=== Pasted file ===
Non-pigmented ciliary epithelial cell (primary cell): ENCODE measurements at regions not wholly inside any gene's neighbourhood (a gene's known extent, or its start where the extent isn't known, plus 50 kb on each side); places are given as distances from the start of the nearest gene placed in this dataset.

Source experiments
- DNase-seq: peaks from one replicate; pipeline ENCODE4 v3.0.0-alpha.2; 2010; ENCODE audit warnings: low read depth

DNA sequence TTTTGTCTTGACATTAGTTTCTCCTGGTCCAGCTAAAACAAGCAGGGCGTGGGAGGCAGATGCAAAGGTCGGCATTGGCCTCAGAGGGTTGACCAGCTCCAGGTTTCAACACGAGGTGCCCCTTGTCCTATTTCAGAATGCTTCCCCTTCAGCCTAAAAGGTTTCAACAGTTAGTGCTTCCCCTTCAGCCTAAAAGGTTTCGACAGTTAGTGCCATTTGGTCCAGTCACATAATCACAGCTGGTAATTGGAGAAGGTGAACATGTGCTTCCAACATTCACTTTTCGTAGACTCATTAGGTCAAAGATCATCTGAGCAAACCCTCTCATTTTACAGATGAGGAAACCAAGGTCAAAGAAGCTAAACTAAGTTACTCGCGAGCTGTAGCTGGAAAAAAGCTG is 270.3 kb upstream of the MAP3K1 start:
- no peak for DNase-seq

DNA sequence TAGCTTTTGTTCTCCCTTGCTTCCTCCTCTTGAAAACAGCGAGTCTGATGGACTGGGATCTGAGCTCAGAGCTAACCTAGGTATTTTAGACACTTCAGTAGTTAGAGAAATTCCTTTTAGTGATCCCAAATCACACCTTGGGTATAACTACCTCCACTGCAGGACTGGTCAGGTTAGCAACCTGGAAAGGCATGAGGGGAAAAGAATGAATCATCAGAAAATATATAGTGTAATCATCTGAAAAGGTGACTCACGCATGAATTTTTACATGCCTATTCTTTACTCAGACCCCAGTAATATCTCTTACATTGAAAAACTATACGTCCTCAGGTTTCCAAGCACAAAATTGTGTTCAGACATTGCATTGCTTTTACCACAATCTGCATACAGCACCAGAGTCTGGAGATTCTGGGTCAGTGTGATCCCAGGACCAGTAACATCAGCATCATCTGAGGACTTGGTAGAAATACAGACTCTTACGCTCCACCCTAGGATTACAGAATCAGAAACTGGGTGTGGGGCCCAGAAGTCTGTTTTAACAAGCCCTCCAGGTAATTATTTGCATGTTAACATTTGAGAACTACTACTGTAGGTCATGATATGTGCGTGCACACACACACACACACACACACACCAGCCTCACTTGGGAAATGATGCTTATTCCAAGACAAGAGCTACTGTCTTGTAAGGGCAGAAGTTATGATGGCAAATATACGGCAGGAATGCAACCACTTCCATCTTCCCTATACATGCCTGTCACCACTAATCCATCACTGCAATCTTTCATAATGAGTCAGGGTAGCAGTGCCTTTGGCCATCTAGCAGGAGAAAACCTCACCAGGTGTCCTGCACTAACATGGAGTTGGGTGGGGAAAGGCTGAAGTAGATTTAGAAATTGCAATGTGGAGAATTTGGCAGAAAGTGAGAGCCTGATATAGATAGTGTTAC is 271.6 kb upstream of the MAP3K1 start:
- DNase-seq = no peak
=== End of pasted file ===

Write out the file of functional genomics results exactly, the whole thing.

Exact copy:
Non-pigmented ciliary epithelial cell (primary cell): ENCODE measurements at regions not wholly inside any gene's neighbourhood (a gene's known extent, or its start where the extent isn't known, plus 50 kb on each side); places are given as distances from the start of the nearest gene placed in this dataset.

Source experiments
- DNase-seq: peaks from one replicate; pipeline ENCODE4 v3.0.0-alpha.2; 2010; ENCODE audit warnings: low read depth

DNA sequence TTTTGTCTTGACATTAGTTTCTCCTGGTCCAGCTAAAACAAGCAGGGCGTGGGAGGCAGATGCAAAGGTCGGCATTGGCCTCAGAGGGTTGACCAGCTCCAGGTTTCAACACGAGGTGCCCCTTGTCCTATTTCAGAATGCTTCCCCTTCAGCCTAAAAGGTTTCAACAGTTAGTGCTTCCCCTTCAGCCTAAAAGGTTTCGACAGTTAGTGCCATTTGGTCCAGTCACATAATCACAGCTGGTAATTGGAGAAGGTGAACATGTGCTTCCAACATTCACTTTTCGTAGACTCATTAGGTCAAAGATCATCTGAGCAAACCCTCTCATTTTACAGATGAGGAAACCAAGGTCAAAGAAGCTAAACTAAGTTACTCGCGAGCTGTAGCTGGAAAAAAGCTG is 270.3 kb upstream of the MAP3K1 start:
- no peak for DNase-seq

DNA sequence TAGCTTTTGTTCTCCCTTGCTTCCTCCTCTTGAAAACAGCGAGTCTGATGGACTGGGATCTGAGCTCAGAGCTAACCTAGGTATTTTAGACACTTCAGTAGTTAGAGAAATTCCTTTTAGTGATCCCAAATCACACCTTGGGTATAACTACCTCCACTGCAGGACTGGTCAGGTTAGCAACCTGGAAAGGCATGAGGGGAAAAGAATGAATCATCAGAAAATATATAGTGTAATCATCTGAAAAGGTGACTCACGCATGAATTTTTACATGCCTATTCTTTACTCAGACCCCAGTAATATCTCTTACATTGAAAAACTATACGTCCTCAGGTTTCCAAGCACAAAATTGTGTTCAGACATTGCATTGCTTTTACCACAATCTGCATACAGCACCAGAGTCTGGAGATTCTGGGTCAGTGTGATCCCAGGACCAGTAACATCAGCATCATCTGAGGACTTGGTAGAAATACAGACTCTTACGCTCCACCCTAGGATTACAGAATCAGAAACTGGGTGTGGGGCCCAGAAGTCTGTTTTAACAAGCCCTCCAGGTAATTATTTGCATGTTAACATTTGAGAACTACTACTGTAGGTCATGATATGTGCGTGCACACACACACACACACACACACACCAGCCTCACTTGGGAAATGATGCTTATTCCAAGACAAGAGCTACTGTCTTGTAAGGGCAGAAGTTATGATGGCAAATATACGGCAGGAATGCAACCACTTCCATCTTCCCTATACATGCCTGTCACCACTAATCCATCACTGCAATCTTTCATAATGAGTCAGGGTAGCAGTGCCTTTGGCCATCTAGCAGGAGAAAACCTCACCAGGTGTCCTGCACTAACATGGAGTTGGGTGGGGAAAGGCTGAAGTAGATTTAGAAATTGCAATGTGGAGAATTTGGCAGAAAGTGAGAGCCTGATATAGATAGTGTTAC is 271.6 kb upstream of the MAP3K1 start:
- DNase-seq = no peak